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Old April 6th, 2009, 05:16 PM
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Yes I realize it's going to do them no harm but both of these cats strive on human affection and I just don't think locking one away for that long is fair.
Don't think of it as "locking one away", think of it as giving your kitty a safe place to adjust. A move is a traumatic thing for any cat. They thrive on routine and there is no bigger assault to their senses then being uprooted from their familiar surroundings. Then adding to that, another cat that may or may not be welcoming to their presence on HIS turf.

I would suggest keeping your cat in the bedroom for at least a couple of days, without physically meeting your bf's cat. Exchange bedding after the 2 days, or rub each cat down with a sock and then swap socks, leaving the socks near areas they frequent like a food dish. They need to get used to each other's smell before meeting. Then let your cat explore more of the house while your bf's cat is in your bedroom. Take turns with your bf hanging out with the cat in the bedroom so that they still get the attention they love.

Put treats or food on either side of the door so that the cats associate good things with each other's smell. Put a string toy under the door and encourage them to play together. If there is any animosity during this, they may need more time separated, if not, perhaps open the door a crack (not enough to get a paw through) and let them sniff face to face.

The important thing is to go at the cats pace. Rushing the process will benefit no one. For some cats, it only takes a couple days, for others, much longer. You have to be willing to endure some temporary inconvenience in order to ensure their relationship gets off to a good start, or else that "inconvenience" might end up being permanent.
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Old April 6th, 2009, 05:17 PM
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I have no problems locking one away while the other roams and sniffs it all out and giving the other one something of mine to sniff out while its locked up and yeah they can sniff eachother under the door. I just don't want this to be a week or more long process, I'm going to be stressed enough as it is.
I just find it hard to believe that every person that takes in foster cats/dogs etc does this whole multi-week long ritual to introduce cats. I'm not saying its wrong by any means I just like to have options to choose from and everyone is making is seem like I don't.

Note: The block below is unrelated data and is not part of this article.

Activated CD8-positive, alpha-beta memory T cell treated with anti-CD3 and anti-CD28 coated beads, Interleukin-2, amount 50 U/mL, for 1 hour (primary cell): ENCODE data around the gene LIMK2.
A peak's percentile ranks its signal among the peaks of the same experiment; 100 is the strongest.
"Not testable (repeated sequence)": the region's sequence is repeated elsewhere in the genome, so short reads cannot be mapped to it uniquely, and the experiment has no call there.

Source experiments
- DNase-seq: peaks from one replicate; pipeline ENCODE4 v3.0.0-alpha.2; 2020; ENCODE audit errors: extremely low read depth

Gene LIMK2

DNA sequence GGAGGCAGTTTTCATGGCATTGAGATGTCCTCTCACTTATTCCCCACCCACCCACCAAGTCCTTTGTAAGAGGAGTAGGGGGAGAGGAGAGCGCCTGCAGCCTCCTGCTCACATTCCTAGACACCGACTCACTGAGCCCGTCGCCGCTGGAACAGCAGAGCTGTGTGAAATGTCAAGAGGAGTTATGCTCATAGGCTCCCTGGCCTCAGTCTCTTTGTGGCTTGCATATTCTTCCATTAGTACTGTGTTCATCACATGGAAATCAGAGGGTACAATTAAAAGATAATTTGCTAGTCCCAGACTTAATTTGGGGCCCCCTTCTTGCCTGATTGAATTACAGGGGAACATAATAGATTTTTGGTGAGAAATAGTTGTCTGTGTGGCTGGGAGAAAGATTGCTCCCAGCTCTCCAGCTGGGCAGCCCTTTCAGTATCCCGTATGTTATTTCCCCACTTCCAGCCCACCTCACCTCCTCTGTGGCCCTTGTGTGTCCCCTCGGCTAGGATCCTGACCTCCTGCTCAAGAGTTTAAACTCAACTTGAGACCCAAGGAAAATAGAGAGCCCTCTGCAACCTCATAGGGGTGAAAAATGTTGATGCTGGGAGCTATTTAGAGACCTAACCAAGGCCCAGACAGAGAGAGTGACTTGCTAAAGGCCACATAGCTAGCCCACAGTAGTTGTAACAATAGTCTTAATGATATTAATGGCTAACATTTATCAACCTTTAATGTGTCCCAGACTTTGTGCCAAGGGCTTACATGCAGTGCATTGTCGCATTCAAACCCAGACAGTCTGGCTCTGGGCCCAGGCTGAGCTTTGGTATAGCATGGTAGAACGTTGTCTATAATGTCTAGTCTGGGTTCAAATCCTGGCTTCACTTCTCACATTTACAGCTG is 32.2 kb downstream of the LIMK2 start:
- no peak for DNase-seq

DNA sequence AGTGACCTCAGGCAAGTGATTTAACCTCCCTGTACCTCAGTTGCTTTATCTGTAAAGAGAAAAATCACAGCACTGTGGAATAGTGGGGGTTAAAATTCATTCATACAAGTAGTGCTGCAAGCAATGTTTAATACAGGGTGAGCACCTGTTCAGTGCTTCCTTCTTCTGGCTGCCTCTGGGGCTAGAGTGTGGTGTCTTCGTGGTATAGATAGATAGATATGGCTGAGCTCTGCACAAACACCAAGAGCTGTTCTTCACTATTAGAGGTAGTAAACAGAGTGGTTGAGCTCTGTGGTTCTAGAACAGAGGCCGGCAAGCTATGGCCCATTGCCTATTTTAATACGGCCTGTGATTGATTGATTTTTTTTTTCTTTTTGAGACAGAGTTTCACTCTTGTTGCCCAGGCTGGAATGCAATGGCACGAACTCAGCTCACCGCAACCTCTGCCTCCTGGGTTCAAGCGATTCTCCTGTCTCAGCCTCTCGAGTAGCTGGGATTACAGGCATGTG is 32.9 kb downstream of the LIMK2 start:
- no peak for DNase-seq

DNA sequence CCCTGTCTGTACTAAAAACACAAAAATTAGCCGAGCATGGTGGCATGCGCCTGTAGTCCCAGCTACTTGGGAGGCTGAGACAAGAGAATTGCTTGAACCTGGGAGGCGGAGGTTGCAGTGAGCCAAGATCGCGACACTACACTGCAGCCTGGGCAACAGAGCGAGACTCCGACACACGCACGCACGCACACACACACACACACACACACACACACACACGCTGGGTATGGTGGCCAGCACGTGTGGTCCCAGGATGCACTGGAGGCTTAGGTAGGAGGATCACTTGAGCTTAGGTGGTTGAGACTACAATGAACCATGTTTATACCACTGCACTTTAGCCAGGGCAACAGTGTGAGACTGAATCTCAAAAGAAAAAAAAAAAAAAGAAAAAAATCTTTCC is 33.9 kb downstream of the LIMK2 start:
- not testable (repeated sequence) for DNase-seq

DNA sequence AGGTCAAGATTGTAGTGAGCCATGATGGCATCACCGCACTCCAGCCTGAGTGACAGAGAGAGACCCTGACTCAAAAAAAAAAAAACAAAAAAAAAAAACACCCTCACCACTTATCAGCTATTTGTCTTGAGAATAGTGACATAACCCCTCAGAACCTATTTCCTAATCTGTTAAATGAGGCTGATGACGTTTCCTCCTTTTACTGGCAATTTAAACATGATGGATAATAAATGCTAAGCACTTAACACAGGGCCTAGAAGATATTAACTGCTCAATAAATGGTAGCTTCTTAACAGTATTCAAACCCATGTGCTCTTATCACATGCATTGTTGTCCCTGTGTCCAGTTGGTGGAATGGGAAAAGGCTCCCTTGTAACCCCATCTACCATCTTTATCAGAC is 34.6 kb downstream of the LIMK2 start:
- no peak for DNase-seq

The kitty will not be "locked away". You and your boyfriend will be going in and spending time with the kitty. You will be playing with the kitty, feeding it, changing litter, basically treating it the same as you would in your home now. Except for one difference...... you are keeping the cats separate to avoid injury/hatred/problems in the future/stress (cats) which can lead to massive health problems. This is what we are trying to help you avoid by giving you advice.
You are not giving the cat something of yours to smell. You are supposed to be exchanging the sleeping blankets/beds/whatever of the cats so they can get used to each other's smell.
It may not be a week long thing. It may only take a day or two. It may take months.
Please do not show your stress to the cats. That will only make things worse. Much, much worse. They will pick up on it and act on it.
You can't believe people that take in cats do this? Why? Do you think we just take the new one and put them in with the other(s) and cross our fingers and hope it all works out? Nope. Not the way it works. Most of us can't afford the vet bills this would cause. I sure can't. I still have one separate from the others 15. He has been since the fall. I have two others that need to be introduced soon. I also have two ferals who will take a very long time to get to the point where they can be in the catuary with my others. If ever.
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Old April 6th, 2009, 05:30 PM
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And I would think that cats are the same in respect to horses that there is going to be a hierarchy, one of them is going to be superior then the other, it's a matter of them sorting out which one is which.
Cat hierarchies tend to be pretty complex and aren't sorted out in a day. They often have location and time-based hierarchies, where for instance one cat may always get the choice sleeping spot during the day, but the other cat gets it at night. Or one cat may usually eat first, but the other gets the better litter box location. These are issues that they gradually sort out through intricate body language. They have to learn to "read" each other. Just throwing them together doesn't give them time to interpret the other's intentions, and a fight-or-flight response is more likely to arise.